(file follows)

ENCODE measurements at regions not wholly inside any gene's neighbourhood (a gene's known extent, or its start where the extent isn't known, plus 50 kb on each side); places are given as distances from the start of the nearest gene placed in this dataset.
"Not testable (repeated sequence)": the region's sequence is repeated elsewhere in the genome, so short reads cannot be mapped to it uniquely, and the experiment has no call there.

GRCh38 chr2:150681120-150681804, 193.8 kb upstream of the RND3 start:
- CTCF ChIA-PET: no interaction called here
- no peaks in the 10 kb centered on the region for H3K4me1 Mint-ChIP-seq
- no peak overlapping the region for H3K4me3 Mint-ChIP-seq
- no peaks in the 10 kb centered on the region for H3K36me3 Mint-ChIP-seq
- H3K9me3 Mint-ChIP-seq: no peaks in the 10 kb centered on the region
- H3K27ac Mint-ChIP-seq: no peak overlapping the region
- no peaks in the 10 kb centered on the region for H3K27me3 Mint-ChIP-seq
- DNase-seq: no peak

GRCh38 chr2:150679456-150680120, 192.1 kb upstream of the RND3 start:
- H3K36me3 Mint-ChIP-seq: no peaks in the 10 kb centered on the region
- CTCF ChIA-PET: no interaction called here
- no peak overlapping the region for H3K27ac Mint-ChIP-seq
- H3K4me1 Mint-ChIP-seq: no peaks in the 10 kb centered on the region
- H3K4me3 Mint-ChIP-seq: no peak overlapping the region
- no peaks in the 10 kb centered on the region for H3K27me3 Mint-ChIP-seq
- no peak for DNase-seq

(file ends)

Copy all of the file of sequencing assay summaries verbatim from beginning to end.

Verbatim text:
ENCODE measurements at regions not wholly inside any gene's neighbourhood (a gene's known extent, or its start where the extent isn't known, plus 50 kb on each side); places are given as distances from the start of the nearest gene placed in this dataset.
"Not testable (repeated sequence)": the region's sequence is repeated elsewhere in the genome, so short reads cannot be mapped to it uniquely, and the experiment has no call there.

GRCh38 chr2:150681120-150681804, 193.8 kb upstream of the RND3 start:
- CTCF ChIA-PET: no interaction called here
- no peaks in the 10 kb centered on the region for H3K4me1 Mint-ChIP-seq
- no peak overlapping the region for H3K4me3 Mint-ChIP-seq
- no peaks in the 10 kb centered on the region for H3K36me3 Mint-ChIP-seq
- H3K9me3 Mint-ChIP-seq: no peaks in the 10 kb centered on the region
- H3K27ac Mint-ChIP-seq: no peak overlapping the region
- no peaks in the 10 kb centered on the region for H3K27me3 Mint-ChIP-seq
- DNase-seq: no peak

GRCh38 chr2:150679456-150680120, 192.1 kb upstream of the RND3 start:
- H3K36me3 Mint-ChIP-seq: no peaks in the 10 kb centered on the region
- CTCF ChIA-PET: no interaction called here
- no peak overlapping the region for H3K27ac Mint-ChIP-seq
- H3K4me1 Mint-ChIP-seq: no peaks in the 10 kb centered on the region
- H3K4me3 Mint-ChIP-seq: no peak overlapping the region
- no peaks in the 10 kb centered on the region for H3K27me3 Mint-ChIP-seq
- no peak for DNase-seq